Thursday, June 16, 2011

WikiLeaks and Democracy vs. the U.S. Government

Excellent, instructive segment on Dylan Ratigan's show on MSNBC last hour, with computer scientist David House describing his experience when summoned before the WikiLeaks grand jury in Alexandria, Virginia yesterday.

Just to be clear:  What's not at stake is the life of any American military personnel - VP Biden, Secretary of Defense Gates and others in the administration have repeatedly made that clear.   What is at stake is to what extent our government can conduct our foreign affairs in secret - that is, in a way that makes its action not accountable to our citizenry.

And this, in turn, puts our very democracy itself at risk.  For how we can elect our Representatives, Senators, and Presidents with any intelligence, if we are kept from knowing crucial things that they are doing in our name?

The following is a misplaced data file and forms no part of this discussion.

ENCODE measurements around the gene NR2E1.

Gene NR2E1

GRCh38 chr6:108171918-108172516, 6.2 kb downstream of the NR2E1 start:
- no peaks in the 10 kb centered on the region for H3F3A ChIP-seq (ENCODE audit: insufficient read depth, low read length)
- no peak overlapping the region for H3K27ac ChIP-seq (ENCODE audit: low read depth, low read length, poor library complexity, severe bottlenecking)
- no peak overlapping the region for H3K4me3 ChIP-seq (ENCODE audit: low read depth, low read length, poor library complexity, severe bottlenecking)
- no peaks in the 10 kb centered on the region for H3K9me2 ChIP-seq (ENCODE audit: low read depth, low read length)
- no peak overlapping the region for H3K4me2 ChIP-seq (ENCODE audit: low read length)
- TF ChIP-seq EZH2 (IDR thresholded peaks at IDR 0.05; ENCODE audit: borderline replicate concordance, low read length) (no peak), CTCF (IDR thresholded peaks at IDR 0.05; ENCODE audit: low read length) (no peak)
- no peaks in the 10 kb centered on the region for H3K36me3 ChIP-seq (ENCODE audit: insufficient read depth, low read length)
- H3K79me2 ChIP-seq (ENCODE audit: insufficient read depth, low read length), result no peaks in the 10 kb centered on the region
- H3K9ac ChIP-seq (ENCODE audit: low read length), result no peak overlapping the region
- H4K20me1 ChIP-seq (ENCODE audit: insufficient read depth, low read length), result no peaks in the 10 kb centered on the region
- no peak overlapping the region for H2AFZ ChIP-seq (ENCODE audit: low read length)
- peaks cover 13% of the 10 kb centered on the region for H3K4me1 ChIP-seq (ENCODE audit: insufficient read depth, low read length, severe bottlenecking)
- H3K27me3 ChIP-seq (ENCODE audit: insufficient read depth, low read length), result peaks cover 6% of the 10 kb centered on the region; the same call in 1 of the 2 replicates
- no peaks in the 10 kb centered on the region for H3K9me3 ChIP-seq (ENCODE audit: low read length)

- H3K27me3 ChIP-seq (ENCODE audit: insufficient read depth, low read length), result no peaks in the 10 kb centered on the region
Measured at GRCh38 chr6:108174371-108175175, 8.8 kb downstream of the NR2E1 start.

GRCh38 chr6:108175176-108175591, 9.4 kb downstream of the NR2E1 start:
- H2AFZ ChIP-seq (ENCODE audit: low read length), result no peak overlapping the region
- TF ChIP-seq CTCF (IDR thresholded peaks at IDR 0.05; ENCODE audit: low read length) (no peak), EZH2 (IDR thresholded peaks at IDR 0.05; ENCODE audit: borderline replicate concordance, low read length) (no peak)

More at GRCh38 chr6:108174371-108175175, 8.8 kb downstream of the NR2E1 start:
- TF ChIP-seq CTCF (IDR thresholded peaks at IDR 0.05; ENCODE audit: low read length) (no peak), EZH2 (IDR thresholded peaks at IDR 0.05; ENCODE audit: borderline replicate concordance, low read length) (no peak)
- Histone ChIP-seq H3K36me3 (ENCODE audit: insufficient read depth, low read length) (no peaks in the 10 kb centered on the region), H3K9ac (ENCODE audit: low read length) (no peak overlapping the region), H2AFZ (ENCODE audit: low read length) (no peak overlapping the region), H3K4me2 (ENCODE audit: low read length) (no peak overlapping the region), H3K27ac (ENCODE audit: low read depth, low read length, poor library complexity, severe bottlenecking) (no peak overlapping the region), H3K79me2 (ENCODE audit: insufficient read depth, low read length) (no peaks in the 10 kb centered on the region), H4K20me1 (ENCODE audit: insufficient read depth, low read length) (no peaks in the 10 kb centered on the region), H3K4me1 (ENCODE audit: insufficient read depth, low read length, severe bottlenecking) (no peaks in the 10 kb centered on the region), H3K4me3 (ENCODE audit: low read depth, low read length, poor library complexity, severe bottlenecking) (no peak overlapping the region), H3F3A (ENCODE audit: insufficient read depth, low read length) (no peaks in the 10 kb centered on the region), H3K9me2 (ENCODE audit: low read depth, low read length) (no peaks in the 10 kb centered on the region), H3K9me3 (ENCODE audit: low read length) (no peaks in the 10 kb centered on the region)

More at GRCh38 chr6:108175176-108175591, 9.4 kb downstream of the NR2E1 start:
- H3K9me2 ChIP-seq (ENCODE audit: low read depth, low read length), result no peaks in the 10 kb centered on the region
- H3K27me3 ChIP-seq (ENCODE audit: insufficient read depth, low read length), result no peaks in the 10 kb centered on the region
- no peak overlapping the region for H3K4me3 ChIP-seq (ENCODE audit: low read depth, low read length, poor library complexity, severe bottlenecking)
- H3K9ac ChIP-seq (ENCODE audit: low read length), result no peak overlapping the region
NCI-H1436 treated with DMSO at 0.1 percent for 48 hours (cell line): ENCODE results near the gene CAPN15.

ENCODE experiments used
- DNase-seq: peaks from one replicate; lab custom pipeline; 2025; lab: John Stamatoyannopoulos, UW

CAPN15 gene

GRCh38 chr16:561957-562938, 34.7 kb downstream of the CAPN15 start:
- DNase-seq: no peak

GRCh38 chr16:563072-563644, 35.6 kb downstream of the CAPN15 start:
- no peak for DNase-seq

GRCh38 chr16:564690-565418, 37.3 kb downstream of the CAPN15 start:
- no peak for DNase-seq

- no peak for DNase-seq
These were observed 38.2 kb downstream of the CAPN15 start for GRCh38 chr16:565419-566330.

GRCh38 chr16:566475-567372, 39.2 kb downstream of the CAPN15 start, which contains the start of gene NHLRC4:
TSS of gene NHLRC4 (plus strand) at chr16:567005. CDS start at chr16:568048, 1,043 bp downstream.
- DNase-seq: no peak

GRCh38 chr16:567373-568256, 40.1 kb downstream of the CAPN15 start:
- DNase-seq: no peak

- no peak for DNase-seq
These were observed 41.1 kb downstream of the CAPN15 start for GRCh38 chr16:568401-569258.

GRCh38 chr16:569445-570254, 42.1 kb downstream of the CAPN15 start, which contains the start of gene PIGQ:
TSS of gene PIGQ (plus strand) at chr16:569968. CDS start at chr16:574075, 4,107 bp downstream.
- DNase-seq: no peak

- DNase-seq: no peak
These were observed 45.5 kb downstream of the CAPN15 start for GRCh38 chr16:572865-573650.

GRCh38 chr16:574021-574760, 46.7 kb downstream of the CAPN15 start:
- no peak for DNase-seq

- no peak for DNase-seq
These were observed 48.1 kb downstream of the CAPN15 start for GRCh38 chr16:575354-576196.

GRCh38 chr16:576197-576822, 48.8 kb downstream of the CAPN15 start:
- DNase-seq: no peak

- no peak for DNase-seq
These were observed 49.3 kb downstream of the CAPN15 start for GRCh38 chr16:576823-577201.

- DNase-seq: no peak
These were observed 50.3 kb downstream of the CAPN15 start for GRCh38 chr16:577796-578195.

House made clear the way he was badgered during his testimony.   The Obama administration would do well to end this persecution as soon as possible - do well, that is, if it wants to live up to its 2008 campaign promise to bring a different kind of government to Washington.

In a world in which the new new media of Twitter, Facebook, YouTube, and blogging are bringing new life into democratic movements from North Africa to Spain, it is unacceptable that our democratic government continue the tradition of Nazi Germany, the Soviet Union, the Nixon administration, China, Syria, and Iran of opposing the free flow of information.
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